Clinical PhD Programme at the University of Cambridge: 'Functional characterisation of responses to DNA damage in human cells.' 21 Sep 2010
Failure of accurate DNA damage sensing and repairing mechanisms manifest as a variety of human diseases including cancer. Cytotoxic chemotherapy and radiotherapy remain the most beneficial in terms of cancer treatments and largely act through the generation of DNA damage. Accuracy and efficiency of DNA damage detection and repair requires the recruitment and subsequent post-translational modification of various proteins. Ubiquitylation and sumoylation are highly dynamic and reversible enzymatic processes that play crucial roles during the execution of DNA damage sensing and repair. Further characterization of the enzymes involved in these processes is required in order to fully understand how the DNA damage response (DDR) is regulated and has the potential to provide new therapeutic targets. PIAS SUMO E3 ligase enzymes are necessary for human cells to respond appropriately to and effectively repair DNA double-strand breaks. ZIMP7 and ZIMP10 are two PIAS -like proteins that also contain a SP-RING/Miz zinc finger domain that potentially confers E3 ligase activity. Very little previous research has been focused on these proteins. I have demonstrated that both ZIMP7 and ZIMP10 are recruited to sites of DNA damage induced by laser micro-irradiation in cultured human cell lines. My goal now is to characterize the precise functions of ZIMP7 and ZIMP10 in the DDR.
Clinical PhD Programme at the University of Cambridge: 'Early life immune and metabolic function and psychotic symptoms in the ALSPAC birth cohort.' 21 Sep 2010
Schizophrenia is associated with proinflammatory changes (increased cytokines in serum and CSF). Recent evidence suggests important effects of hormone leptin on immune system and cognition. Cognitive dysfunction is also prominent in patients with schizophrenia. However, prospective studies are required to establish importance of inflammatory cytokines and their modulators, such as leptin in the pathophysiology of schizophrenia. Increased risk of schizophrenia is also observed among individuals exposed to immune activation or infection during early life. There is evidence, inflammatory cytokines can increase fetal exposure to maternal glucocorticoids leading to long term changes in hypothalamic-pituitary-adrenal (HPA) axis functioning. Alterations of HPA axis functioning by early life environmental factors may be a common link between chronic diseases of adult life, such as hypertension, type 2 diabetes and schizophrenia. Besides, schizophrenia is associated with subtle alterations in motor and cognitive development early in life. Early environmental factors such as immune activation may interfere with neurodevelopment, and thus contribute to disease risk. However, effects of early life immune dysfunction on human neurodevelopment are yet to be explored. We propose a study of early life (pre and post natal) immune activation and risk of psychotic symptoms, and motor and neurocognitive development in ALCPAC birth cohort.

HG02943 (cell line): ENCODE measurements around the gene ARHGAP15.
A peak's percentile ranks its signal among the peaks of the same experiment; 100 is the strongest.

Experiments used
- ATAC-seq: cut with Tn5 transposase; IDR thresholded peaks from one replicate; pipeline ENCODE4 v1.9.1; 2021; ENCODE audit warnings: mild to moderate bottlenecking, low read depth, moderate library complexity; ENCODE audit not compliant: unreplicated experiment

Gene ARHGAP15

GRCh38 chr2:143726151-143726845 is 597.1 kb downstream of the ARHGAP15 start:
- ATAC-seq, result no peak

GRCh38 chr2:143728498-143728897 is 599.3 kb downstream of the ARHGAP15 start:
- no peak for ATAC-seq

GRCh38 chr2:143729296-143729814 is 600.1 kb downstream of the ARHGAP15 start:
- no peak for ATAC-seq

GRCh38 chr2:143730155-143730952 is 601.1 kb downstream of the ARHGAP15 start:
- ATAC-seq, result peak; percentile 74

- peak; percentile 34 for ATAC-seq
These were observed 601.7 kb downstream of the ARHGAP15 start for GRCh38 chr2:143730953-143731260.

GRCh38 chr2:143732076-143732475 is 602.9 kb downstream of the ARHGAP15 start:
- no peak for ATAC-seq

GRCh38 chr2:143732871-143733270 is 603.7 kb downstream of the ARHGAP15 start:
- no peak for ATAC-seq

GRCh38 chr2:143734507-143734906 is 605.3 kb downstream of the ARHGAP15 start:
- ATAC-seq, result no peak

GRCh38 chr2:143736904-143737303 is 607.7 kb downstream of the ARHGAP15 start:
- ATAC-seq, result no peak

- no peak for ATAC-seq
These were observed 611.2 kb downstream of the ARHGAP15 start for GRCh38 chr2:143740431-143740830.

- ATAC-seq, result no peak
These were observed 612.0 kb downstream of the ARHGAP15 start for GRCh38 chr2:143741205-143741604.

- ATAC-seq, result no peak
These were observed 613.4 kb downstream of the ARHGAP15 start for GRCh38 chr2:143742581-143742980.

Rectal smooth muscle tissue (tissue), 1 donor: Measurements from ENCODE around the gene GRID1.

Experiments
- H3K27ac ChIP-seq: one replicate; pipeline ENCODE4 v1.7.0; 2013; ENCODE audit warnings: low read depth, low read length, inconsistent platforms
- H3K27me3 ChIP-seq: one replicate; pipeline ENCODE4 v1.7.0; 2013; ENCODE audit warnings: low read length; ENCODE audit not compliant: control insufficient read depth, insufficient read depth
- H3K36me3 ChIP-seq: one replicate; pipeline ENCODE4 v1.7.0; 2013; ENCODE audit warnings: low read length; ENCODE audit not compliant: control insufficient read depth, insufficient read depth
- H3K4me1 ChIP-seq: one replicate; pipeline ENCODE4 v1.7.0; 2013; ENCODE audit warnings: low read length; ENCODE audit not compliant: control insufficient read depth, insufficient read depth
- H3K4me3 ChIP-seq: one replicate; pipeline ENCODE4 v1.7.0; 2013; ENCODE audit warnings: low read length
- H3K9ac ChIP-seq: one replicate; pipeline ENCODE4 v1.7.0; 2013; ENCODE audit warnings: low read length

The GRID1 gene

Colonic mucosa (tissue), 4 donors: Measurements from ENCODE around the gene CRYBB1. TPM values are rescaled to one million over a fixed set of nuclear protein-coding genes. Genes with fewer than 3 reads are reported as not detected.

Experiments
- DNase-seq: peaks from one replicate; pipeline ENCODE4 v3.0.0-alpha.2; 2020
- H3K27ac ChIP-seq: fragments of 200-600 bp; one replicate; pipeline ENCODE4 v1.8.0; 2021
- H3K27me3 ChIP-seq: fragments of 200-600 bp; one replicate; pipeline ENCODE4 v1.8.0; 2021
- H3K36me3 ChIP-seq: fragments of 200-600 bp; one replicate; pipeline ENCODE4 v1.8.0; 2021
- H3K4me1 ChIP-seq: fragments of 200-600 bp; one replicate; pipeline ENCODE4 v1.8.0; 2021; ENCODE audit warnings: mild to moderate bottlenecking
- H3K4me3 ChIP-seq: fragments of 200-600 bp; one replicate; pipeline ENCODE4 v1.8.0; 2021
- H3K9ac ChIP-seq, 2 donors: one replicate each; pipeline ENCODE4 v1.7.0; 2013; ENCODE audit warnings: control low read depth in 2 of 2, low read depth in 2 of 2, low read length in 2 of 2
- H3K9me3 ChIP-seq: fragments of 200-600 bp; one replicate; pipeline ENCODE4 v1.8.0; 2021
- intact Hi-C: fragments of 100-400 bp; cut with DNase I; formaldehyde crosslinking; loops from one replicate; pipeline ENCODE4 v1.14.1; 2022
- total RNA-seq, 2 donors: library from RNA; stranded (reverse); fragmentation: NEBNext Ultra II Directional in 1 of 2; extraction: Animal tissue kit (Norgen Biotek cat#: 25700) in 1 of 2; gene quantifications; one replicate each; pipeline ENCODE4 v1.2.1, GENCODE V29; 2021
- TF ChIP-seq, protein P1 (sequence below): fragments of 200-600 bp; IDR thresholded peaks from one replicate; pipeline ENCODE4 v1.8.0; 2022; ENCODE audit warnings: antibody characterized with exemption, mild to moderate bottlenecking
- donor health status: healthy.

Genome-wide association (GWA) studies have been very successful in pointing to genetic loci associated with risk of type 1 diabetes (T1D) and other diseases. We knew only two or three such loci for T1D when I took up my fellowship at the end of 2000 while now we have 45. The pace at which new data has been generated in the last two to three years has been such that some analysis remains to be done on existing datasets. Examples include pathway?based analyses and meta-analysis of results for multiple autoimmune diseases. But GWA studies cannot identify all disease susceptibility loci. In particular, low frequency variants with larger effects are certain to occur and may prove more valuable for further study of disease mechanisms. Advances in high-throughput sequencing and genotyping arrays promise to allow us to extend the spectrum of frequency and types of disease variants which we can identify. But statistical problems will be faced in the design and analysis of such studies. I would hope to contribute to the solution of these problems.
Pluripotency is the capacity of individual cells to initiate all lineages of the mature organism in response to signals from the embryo or cell culture environment. Pluripotency has no predetermined programme; it is a tabula rasa. This is the foundation of mammalian development and of embryonic stem (ES) cell biology. Genetic and cell biological studies point to transcription factor command rather than epigenetic governance of the pluripotent state. Persuasive support for this view comes from th e demonstration that pluripotency can be recreated from somatic cells through transcription factor induced reprogramming. We now wish to investigate the other side of this coin; how pluripotent cells exit from a naive ground state and become committed to different lineages. Our hypothesis is that fibroblast growth factor stimulation of the mitogen activated protein kinase cascade perturbs the ground state and creates a metastable condition in which cells are poised for multilineage commitment. W e aim to isolate cells in this transition state and interrogate their regulatory circuitry at both population and single cell levels using quantitative transcriptomics, proteomics and biochemistry, complemented by genetic manipulation and live cell tracking. Through these studies we hope to deepen understanding of the underlying design principles of pluripotency lineage choice.